They indicate that expenses are accumulating due to the pandemic and that they are also a group highly exposed to COVID-19

The Los Angeles County Metropolitan Transportation Authority (Metro) joined 27 more agencies across the country this week to ask the federal government for financial aid so they can survive during the COVID-19 pandemic.

Metro CEO Phillip Washington said the agency is grateful for the help of the CARE Act, which was awarded funding a few weeks ago, but it is not enough to continue to keep public transportation moving.

“Our work has been cut and we need help from Congress,” he said. “As our expenses increase, our income decreases.”

Metro cut the lines of several buses due to a lack of passengers due to the pandemic, and the agency never offered an extra payment to its employees, who are considered front-line workers.

Nersito, who has been a Metro driver for three years, said the only thing they received a few months ago was the annual increase they receive as part of their contract.

“My increase was 75 cents and each increase depends on what salary contract you are on,” said Nersito, who asked not to publish his last name.

“But this was not part of any agreement for putting our lives at risk while we work.”

The driver said that he is forced to work in these circumstances since he needs the salary. “My wife is not working and I have to,” he said.

For now, they have been trying to negotiate with their own unions to see if they support them in obtaining some kind of salary increase, even if it is temporary as it was with supermarket and pharmacy workers.

“As our contract does not say that they must give us a ‘Hazard pay’ [pago por estar en peligro] they don’t want to do it ”, explained Nersito.

“The same thing happened after the Northridge earthquake, drivers did not receive the raise because they were already considered front-line workers.”

The drivers protested on Friday about a salary increase. (Supplied)

The infected

So far, 48 cases of COVID-19 infected drivers and one deceased have been reported, said John Ellis, general president of the SMART Transportation Division – which represents Metro drivers.

Ellis acknowledged that bus drivers face danger every day but assured that they take precautions such as opening the back door for passengers to enter and not forcing the payment of the fare.

“We obtained authorization to block the area at the front of the bus to prevent people from sitting there,” he explained.

“The only time it is allowed is when a passenger with a disability cannot climb the rear entrance step, they are given the front entrance ramp.”

In response to the drivers’ well-being and wages, the Metro agency said it is unclear whether the Senate will include the Heroes Fund in its next emergency aid bill. But if so, your employees will be part of this benefit.

Without specifying exactly why there was no increase in payment in the past for Metro drivers, José Ubaldo – Metro spokesperson – said that the agency anticipates a deficit of up to $ 1.8 billion in the next two fiscal years due to the COVID pandemic- 19.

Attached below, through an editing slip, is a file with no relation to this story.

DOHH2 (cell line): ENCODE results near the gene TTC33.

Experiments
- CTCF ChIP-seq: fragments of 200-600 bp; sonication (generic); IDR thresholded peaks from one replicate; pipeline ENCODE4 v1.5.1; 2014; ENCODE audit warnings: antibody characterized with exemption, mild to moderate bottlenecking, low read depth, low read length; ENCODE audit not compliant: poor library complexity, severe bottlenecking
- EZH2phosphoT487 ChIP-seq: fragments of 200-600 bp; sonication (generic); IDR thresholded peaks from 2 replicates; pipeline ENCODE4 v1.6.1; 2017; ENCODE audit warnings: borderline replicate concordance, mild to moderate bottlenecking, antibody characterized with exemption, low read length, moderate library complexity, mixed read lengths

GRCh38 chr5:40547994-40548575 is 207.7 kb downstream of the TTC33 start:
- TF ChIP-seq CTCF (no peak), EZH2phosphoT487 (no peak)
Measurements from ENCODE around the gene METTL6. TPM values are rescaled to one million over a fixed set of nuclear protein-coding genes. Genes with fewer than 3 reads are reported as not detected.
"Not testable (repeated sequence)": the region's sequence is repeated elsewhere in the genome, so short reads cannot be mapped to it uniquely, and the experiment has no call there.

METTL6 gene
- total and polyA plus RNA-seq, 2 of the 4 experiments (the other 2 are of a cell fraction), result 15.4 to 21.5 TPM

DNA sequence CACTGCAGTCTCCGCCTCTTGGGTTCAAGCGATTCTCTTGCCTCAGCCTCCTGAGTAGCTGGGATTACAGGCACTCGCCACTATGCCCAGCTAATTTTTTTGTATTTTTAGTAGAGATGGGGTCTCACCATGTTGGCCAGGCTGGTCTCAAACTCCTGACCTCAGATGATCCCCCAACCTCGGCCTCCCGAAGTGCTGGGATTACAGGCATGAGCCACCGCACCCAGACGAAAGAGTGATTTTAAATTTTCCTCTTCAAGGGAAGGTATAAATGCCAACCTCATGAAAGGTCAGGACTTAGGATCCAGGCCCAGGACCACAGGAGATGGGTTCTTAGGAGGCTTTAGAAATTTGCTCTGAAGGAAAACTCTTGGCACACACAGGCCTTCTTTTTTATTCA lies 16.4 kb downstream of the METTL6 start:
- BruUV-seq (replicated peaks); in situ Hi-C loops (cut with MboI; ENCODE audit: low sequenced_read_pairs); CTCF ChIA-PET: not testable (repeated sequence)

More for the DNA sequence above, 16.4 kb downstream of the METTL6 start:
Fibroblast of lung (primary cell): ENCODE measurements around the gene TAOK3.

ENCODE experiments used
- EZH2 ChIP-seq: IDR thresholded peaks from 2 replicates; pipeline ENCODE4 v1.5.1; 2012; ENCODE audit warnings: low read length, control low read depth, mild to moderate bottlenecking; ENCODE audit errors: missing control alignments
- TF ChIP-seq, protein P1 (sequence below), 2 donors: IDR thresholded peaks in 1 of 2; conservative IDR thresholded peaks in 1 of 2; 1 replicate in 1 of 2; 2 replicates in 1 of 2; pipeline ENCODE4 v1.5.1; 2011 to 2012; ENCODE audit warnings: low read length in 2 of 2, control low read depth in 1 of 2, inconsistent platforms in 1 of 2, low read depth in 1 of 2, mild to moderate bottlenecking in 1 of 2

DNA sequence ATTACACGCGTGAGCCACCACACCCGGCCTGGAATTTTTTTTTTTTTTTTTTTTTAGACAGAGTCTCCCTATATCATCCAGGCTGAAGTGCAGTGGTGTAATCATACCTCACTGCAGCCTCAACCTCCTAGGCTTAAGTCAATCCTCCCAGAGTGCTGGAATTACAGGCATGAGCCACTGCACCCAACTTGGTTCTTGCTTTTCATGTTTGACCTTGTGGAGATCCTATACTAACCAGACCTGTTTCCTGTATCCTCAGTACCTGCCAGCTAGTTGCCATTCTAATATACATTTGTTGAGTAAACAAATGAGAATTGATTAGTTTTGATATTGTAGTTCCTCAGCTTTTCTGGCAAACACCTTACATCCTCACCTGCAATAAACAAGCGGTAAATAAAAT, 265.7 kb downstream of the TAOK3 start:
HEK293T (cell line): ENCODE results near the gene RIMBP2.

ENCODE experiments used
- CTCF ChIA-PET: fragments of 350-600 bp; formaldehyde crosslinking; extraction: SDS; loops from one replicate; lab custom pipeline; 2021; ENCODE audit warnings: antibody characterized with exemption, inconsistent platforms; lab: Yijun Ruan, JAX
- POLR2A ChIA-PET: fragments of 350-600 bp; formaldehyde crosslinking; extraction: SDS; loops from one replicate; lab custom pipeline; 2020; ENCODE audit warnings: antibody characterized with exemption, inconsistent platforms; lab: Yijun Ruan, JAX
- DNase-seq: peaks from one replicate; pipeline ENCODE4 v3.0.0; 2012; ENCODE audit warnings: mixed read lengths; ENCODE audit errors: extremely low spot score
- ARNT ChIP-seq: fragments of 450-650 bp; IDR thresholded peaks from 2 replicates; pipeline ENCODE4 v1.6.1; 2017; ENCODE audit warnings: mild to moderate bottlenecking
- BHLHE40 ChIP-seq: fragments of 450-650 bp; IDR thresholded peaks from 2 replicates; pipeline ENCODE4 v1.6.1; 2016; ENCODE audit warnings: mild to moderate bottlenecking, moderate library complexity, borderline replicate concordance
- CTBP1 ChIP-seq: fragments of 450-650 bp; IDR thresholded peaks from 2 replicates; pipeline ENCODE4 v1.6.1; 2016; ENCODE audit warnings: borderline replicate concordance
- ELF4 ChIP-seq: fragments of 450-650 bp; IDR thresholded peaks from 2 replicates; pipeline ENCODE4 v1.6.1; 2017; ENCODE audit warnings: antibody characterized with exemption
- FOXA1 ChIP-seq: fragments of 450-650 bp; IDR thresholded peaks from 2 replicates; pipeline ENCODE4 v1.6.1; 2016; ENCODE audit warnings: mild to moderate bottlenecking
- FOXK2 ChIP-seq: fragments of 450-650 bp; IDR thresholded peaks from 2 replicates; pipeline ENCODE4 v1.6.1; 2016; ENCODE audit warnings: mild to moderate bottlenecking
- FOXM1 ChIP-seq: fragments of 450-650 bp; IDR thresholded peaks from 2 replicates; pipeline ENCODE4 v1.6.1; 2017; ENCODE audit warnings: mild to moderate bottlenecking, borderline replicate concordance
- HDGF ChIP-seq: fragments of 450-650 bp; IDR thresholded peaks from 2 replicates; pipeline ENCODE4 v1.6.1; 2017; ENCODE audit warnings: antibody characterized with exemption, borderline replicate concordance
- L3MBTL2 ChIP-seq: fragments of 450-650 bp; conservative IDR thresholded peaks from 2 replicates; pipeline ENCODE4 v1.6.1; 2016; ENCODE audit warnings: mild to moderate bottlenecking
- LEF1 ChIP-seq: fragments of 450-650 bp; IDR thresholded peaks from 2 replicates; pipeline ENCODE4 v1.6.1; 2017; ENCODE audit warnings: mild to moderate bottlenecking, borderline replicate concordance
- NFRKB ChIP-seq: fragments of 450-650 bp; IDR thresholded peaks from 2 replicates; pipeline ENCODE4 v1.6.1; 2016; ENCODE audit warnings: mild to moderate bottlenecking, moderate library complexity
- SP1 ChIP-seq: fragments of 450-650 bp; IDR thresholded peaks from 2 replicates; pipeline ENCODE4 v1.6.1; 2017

“As Congress considers a new aid package [ante el] COVID-19, it is clear that our agency will need more federal funds to keep Los Angeles County moving, ”he said.

“Metro works collaboratively with the Los Angeles County Congressional Delegation to ensure that any new aid package provides our agency with the resources we need to safeguard the transportation services we continue to provide to thousands of county residents.”

Metro drivers ask for hazard pay. (Supplied)

Little has changed

Nersito said that since the pandemic began, Metro employees – especially drivers – have asked for more protection for themselves. They have been given but, she adds, that it is not enough.

On request they can receive gloves, masks and plastic barriers next to their seats on the bus. There is also enough hand sanitizer at rest stations. Still, it is difficult to control the situation once passengers board without taking the necessary precautions.

Claudia Vigil, a Metro passenger, said she was recently forced to use transportation to get from South Los Angeles to downtown. But she was very concerned when she saw the carelessness in the trucks.

“The passengers get on without masks and the drivers don’t tell them anything. Also the truck is very full. There was no physical distancing… I was afraid to return on the bus and I better asked my uncle to pick me up. ”

Marisol García, another Metro passenger, said that in mid-June she had to take public transportation to start work. She approved of the fact that there was hand sanitizer at the bus station where her truck was waiting.

“But when you get on the bus, it seems that nothing has happened. Not everyone wears face masks. People talk like if nothing happens. “

Concerned about the situation, García was forced to purchase a car to make her trip to work.
Nersito said it is very difficult to ask passengers to maintain a six foot distance inside a 45 foot long bus.

“People since they get on want to be behind [del chofer] and I cannot force them to go back, “he said. “There are still a lot of homeless people who use public transportation just to travel aimlessly.”

On July 10, Metro workers protested to ask for the pay increase. Nersito said that if necessary they are willing to contract the “flu blue” [gripe azul], a form of protest in which you are absent due to the excuse of illness.

Some travelers have complained about people getting on public transport without a mask.


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